UNIFORM RAILWAY RATES.
Waikato Times, Volume XX, Issue 1699, 26 May 1883, Page 3
UNIFORM RAILWAY RATES.
TO THE EDITOB. SIR,— A meeting was held on the 12th hist., at To Awamutu, to discuss the railway rate question, ami in your report of that meeting I am made to say I had travelled from London to Brighton and hack for 4s, and that I had been from London to Monehester and back for ss, the latter was in 1808, " but I thought those faros did not pay." That remark only applied to my ti ip from London to Manchester and back for ss. It is a well known fact that during the summer season cheap trips are run from London to Brighton and back, 100 miles, and that the fares are usually about 4s. Now, it is quite certain that the company would not run the trains if they did not pay. As a fact I believo excursion trains pay far better than the culinary trains, and that shows it to be more profitable to cany a large number of passengers at a low late than it is to carry few passengeis at a higher rate, thus ptoviug the stand-point Mr Vdile takes to be correct. Mr Yaile says that stamps ought to bo used instead of ticketb as issued at present. In America railway tickets without a fixed date aie sold at offices in the towns, and by the guards, just as ordinal y articles are soM at a shop, and post stamps are sold in New Zealand. Surely the same system ought to answer here. I think neither the Government or the public realise the sa ing this charge alone Mould make to the Government, and as a matter of £ s. d. what difference would it make whether a ticket is used on the day of issue or a month after. I say let them be issued and placed on the same footing as postage stamps. A postage stamp can be used to pay the postage on a letter, a book, or a parcel by post, then why not use railway tickets to pay for a passenger or freight on goods by in.il. Next, aa to Government being liable as carrieis for lost goods or damages. I would let the irspon&ibility be exactly the same as it is with letteis, and if any pei son wanted certain goods or parcels taken extra care of, let them get those tilings legistcied in a similar manner to what lcqisteied letters aie done, and with a similar lcsponsibility on the pait of Government. With a simple and lower fi eight tanlf theio would be moie traffic, and less need to keep goods co long on the rails, or at the stations, consequently less li ibihty tojjloss or damage. Dining the whole of my experience in England, and it has not been a short one, I never heard so many complaints of over-charges, bad management, &c, as I have been told of during the past three years. In saying this I don't wis>h to lay all the blame on the employes, the fault lies in the system, it is so complex that the employe's muat be ery closer men if they can understand the w hole of it. The whole tiling wants the element of simplicity infusing into it. Lot the Minister of Public Woiks, if he be the responsible man, adopt a lower pud simple freight tariff, and there will be less complaints, less tinuble, ami moie satisfaction to the public and tuc Go eminent. 1 have been frequently asked if there is any chance of this lailway refoim being earned out; my answer is, it entirely depends upon the people tliemsehes. If they meet and discuss the subject, and picss their views upon the attention ot Government, something may be done. Ncaily everyone that bpeaks to me on the matter has some complaint to make as co the management, excessive lates, or oser -charges, and it is leally surprising that there has not been more public meetings about them, but if the latepayers will be caieless about their own interests and conveniences they can only blame themselves, for it is unreasonable to expect two or three pprsons to be at all the expense, time, and trouble in tiying to obtain thx-a loforin. Why does iiot Hamilton bestir itself ; is there no pubiic spiiit in the town. Let the people of Hamilton go to the fiont, call a public meeting, invite the members tor V.iipa and Waikato to attend, so that when those membcis letuui to their senatorial duties they will be able to explain to Pciiliamcut what the people of WaiLato leally want. — I am, &c. John is 1 kw land. Ngaroto, 22nd May, ISS3.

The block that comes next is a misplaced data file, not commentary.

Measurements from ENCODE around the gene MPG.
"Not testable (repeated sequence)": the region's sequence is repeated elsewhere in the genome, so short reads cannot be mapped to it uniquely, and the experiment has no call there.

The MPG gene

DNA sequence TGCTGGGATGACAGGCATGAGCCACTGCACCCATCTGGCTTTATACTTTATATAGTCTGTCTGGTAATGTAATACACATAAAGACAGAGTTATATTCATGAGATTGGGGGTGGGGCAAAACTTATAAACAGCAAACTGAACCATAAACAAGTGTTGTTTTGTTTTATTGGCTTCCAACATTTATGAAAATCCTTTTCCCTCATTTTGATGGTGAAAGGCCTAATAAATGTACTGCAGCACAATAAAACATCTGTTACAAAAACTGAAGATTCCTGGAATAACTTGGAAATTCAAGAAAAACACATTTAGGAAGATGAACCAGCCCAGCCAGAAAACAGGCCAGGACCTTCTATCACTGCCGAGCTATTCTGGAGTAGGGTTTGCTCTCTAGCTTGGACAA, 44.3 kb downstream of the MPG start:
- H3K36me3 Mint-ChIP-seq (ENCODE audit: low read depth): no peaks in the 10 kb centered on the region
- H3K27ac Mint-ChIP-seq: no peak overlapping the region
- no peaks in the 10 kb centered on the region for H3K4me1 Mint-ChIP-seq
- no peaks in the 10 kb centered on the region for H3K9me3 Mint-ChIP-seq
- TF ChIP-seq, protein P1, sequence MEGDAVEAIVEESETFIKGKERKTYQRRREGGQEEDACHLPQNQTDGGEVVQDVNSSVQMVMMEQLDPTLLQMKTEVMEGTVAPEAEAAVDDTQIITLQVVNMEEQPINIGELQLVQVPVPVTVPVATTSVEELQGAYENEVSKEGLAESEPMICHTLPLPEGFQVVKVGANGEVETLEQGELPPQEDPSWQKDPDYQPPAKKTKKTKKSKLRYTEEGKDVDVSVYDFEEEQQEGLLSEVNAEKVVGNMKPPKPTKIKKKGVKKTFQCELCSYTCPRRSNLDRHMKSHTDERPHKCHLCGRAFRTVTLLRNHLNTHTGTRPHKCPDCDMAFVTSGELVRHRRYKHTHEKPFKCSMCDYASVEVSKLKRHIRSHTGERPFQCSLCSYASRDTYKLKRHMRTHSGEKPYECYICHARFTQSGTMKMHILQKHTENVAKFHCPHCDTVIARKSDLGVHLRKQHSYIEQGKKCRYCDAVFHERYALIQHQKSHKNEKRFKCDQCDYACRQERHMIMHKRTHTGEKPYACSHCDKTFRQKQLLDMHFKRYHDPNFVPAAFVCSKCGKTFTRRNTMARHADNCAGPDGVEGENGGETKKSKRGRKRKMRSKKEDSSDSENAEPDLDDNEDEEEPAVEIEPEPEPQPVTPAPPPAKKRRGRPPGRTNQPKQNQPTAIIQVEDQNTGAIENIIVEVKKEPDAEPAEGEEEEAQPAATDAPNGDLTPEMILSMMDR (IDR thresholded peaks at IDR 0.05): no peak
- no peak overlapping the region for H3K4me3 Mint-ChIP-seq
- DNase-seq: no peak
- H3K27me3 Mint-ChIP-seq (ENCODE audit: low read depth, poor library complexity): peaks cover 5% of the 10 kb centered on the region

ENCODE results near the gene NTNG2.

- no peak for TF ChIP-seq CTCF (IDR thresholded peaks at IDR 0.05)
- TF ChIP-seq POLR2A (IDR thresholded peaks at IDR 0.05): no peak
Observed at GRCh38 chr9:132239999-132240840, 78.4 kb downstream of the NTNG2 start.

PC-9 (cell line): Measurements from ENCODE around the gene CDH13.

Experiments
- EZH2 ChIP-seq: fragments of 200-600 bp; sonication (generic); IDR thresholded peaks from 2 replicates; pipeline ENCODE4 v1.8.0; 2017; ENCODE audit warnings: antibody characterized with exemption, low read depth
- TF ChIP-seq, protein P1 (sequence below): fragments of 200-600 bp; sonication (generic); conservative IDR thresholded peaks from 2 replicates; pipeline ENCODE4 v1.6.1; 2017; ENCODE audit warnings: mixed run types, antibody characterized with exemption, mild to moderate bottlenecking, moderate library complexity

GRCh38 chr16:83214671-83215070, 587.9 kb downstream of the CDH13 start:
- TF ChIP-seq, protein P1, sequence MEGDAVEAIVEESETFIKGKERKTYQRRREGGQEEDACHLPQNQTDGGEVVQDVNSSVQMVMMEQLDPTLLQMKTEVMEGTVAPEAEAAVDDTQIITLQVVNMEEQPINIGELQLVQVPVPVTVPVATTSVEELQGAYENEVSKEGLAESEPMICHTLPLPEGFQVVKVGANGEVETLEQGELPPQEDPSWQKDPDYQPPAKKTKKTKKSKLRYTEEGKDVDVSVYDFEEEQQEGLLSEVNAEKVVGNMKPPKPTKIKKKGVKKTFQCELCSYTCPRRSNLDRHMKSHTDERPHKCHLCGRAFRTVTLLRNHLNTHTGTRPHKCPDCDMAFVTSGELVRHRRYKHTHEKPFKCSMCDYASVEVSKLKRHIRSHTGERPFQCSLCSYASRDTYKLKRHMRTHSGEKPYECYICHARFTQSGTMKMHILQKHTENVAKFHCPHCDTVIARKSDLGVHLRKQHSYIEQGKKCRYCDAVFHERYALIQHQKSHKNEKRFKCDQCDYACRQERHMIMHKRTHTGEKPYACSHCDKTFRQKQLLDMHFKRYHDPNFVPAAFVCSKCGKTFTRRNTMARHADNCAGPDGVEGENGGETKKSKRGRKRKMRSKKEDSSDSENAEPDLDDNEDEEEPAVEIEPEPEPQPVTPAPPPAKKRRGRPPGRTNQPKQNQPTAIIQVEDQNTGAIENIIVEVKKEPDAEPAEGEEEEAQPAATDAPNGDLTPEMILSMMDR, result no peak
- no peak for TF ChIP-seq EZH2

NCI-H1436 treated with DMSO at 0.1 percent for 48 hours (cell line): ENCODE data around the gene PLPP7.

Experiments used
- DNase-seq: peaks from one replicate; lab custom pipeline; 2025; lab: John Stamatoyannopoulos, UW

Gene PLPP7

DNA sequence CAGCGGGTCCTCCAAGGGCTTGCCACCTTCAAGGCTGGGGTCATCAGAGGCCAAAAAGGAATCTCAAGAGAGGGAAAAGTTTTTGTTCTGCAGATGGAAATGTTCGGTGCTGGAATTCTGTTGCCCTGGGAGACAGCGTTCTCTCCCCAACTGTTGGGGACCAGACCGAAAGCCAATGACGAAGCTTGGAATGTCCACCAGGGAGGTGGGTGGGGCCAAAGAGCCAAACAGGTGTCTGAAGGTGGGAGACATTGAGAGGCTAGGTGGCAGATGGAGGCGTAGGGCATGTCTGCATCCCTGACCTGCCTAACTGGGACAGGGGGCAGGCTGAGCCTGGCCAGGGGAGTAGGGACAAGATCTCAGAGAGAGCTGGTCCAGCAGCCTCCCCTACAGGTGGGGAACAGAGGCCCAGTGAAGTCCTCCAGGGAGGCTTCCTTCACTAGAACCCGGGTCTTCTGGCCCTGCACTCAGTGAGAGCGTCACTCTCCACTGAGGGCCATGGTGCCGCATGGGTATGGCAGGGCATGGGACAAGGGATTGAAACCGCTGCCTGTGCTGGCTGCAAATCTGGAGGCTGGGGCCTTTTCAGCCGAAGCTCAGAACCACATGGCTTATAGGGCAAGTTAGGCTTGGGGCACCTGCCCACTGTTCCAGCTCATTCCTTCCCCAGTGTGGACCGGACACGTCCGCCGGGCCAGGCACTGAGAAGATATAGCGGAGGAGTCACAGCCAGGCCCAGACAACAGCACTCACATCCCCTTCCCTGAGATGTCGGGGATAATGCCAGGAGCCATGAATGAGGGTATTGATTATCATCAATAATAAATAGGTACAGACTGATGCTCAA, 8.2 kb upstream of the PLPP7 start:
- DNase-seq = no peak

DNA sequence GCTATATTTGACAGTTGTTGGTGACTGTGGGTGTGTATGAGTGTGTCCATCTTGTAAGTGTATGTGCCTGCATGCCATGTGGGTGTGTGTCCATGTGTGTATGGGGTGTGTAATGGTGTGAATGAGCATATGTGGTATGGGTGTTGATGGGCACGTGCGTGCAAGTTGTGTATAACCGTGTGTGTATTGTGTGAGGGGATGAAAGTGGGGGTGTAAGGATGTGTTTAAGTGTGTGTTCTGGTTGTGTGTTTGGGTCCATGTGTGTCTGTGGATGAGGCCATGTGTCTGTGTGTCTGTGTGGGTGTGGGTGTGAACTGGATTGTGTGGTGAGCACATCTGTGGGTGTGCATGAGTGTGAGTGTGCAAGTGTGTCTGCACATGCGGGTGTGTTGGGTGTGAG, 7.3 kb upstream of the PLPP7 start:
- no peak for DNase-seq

' What's youroocipation ?'asLcd a judge of a ' rtiinilv' tluitc.uno i.p for inspection in the nionuiig. ' I'm a ealker, sir,' was theieply. ' A calkcr !' cxel.umed the jiulgo ; ' what an inaptitmb of language, I should say you were an uncoikcr. Gnu him sixty dajs.' ' That's a coikcr, surely,' was the victim's ictoib,